The Record-Setting Life of Mike McCastle
Over the past few years, McCastle has completed 5,804 pull-ups in a single day, pulled a 5,000-pound truck across the Mojave Desert, and climbed a rope the equivalent height of Mount Everest. How on earth has this Navy SEAL dropout accomplished some of the craziest physical feats in recent memory?
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Bethel, Alaska, in January is a bleak and frigid place. A half-hour seaplane hop from the Bering Sea, a flat expanse of snow and scattered weather-beaten buildings sits below a blue-gray sky. In a small house on the edge of town, a burly tattooed man in his underwear is getting ready to be buried in ice.
Michael McCastle, 34, sits in a wooden chair in the corner where the kitchen meets the living room. His seat is surrounded by a frame of PVC pipes, with four walls made of clear plastic wrap. Two fit guys with shaved heads are tearing open bags of ice and emptying them inside the frame.
McCastle disappears from the feet up. His breathing slows and deepens when the ice reaches his arms, which are crossed on his chest over a heart-rate strap. McCastle stands six foot two and weighs 225 pounds; 60 bags aren’t quite enough to reach his shoulders, so the men bring in buckets of snow from outside to finish the job. A recording of a crackling fire plays over a speaker.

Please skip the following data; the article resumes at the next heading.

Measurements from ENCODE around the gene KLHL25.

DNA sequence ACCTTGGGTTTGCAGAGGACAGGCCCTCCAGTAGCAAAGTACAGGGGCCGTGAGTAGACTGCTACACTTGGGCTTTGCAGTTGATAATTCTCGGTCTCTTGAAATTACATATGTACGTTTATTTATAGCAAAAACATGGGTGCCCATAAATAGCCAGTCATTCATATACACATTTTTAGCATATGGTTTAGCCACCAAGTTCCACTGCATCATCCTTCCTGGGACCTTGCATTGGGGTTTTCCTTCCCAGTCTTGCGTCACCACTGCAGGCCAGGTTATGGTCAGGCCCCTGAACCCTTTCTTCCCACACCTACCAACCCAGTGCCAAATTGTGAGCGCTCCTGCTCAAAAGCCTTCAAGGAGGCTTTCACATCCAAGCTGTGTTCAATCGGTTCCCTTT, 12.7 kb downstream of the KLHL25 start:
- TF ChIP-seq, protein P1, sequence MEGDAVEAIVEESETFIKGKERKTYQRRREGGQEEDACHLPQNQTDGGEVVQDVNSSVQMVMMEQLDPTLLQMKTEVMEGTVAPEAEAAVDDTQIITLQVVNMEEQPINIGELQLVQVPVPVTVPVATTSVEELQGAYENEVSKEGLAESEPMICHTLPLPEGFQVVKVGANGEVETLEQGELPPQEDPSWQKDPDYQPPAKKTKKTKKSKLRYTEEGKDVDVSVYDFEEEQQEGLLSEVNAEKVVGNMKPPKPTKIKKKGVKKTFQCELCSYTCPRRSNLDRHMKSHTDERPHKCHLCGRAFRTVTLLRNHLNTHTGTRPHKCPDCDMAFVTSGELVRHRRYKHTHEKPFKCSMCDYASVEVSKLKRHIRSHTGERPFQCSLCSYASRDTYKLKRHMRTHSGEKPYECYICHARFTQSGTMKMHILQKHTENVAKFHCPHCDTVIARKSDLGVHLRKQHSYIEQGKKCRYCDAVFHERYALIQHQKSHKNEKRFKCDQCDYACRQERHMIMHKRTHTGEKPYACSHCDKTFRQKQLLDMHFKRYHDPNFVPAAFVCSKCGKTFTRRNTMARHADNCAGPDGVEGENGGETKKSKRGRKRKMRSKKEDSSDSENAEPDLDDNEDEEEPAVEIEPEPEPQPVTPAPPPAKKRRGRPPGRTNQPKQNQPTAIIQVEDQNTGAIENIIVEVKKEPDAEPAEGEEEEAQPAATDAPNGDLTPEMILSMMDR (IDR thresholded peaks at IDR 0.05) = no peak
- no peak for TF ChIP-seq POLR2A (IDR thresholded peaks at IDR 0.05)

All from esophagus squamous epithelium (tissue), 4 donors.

It’s hard to imagine a more low-key, DIY setup for an attempt at a potentially lethal world record. No spectators, no paramedics, no TV cameras. Just a few buddies trained in CPR and a piece of paper with emergency instructions that McCastle wrote for his friends, with details like: “Core temp 82.4 F—Severe heart rhythm disturbances are likely and breathing may stop at any time. I’m likely dead here. Throw some shades on me—Weekend at Bernie’s.”
McCastle works as a personal trainer and mental-strength coach for Paralympians, elite rugby players, and adventurer Colin O’Brady. He has been building toward this attempt for eight years. At 1:17 P.M., he starts streaming on Instagram Live. In a halting voice, he explains that he’s trying to break the record for the longest immersion in ice, which currently stands at two hours and 34 minutes. The larger goal is to raise funds for the Brian Grant Foundation, which works on behalf of people with Parkinson’s disease—people like McCastle’s father, Raymond, who died from complications of the illness in 2014.
“One of the symptoms that he experienced was rigidity, the feeling of being frozen,” McCastle says into the camera of his phone, pausing every few words like he’s out of breath. “I can remove myself from this ice at any time, but people who suffer from Parkinson’s disease don’t have that luxury.”
The timer starts. Two hours and 35 minutes to go.